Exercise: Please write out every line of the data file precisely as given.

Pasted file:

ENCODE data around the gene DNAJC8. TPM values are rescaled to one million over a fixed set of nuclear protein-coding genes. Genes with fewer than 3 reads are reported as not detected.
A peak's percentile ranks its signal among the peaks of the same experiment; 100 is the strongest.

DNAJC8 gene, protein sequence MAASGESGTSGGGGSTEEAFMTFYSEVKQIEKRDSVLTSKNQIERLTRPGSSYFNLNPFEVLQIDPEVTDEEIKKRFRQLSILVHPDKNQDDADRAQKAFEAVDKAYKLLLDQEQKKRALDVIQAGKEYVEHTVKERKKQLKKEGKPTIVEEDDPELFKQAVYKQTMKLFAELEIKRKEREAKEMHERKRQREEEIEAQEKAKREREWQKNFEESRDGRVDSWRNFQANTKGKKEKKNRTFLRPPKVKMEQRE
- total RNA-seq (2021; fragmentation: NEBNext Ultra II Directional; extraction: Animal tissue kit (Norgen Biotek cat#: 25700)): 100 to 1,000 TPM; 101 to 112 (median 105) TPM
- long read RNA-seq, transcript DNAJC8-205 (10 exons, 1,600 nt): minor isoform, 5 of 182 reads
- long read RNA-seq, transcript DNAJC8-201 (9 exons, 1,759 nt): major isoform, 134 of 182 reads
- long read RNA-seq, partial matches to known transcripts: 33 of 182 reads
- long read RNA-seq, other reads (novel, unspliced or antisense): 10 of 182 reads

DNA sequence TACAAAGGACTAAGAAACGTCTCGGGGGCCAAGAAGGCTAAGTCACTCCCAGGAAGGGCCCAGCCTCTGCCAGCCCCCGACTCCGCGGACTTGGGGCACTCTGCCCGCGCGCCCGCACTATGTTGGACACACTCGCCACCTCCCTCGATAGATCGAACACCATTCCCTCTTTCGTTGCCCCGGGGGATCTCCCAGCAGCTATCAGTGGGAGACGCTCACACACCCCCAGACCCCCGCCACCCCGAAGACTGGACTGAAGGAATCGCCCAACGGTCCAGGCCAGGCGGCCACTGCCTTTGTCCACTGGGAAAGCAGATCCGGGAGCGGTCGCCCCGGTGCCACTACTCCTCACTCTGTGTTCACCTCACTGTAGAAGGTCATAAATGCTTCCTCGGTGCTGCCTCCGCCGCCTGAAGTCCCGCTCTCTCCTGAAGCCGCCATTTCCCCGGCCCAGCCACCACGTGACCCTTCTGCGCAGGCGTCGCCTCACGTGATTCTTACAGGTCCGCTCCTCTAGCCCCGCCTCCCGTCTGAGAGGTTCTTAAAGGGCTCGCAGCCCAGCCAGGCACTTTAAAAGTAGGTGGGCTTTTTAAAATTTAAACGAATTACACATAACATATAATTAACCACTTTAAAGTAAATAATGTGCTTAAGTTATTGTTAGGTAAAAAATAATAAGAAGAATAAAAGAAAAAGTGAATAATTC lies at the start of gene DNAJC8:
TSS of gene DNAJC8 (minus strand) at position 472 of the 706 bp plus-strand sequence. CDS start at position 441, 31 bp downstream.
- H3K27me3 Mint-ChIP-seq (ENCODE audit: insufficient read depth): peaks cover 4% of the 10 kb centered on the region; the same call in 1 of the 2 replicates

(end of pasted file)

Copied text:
ENCODE data around the gene DNAJC8. TPM values are rescaled to one million over a fixed set of nuclear protein-coding genes. Genes with fewer than 3 reads are reported as not detected.
A peak's percentile ranks its signal among the peaks of the same experiment; 100 is the strongest.

DNAJC8 gene, protein sequence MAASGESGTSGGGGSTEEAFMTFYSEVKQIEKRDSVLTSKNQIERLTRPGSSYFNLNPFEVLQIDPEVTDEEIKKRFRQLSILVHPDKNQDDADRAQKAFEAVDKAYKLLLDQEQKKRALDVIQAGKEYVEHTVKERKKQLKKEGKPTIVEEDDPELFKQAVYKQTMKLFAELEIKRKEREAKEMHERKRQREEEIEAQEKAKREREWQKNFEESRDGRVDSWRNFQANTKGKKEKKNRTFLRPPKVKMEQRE
- total RNA-seq (2021; fragmentation: NEBNext Ultra II Directional; extraction: Animal tissue kit (Norgen Biotek cat#: 25700)): 100 to 1,000 TPM; 101 to 112 (median 105) TPM
- long read RNA-seq, transcript DNAJC8-205 (10 exons, 1,600 nt): minor isoform, 5 of 182 reads
- long read RNA-seq, transcript DNAJC8-201 (9 exons, 1,759 nt): major isoform, 134 of 182 reads
- long read RNA-seq, partial matches to known transcripts: 33 of 182 reads
- long read RNA-seq, other reads (novel, unspliced or antisense): 10 of 182 reads

DNA sequence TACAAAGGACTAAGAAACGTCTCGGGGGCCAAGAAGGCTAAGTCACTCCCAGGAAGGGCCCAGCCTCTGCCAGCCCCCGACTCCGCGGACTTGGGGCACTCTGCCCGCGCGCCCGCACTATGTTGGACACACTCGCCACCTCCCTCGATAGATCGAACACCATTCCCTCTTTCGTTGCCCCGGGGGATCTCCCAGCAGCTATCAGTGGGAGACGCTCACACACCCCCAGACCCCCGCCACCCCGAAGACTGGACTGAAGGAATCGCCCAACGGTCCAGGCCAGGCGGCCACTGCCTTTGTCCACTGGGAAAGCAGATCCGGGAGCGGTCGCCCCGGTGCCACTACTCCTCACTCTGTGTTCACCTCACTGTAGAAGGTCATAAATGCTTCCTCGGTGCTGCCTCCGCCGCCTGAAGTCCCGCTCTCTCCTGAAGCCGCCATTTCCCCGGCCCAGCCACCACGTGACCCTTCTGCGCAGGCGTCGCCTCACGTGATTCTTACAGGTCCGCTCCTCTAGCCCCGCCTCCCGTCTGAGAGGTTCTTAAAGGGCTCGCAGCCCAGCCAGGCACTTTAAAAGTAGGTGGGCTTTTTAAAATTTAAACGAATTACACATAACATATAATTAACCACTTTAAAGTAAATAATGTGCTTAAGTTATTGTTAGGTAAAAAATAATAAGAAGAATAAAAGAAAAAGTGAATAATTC lies at the start of gene DNAJC8:
TSS of gene DNAJC8 (minus strand) at position 472 of the 706 bp plus-strand sequence. CDS start at position 441, 31 bp downstream.
- H3K27me3 Mint-ChIP-seq (ENCODE audit: insufficient read depth): peaks cover 4% of the 10 kb centered on the region; the same call in 1 of the 2 replicates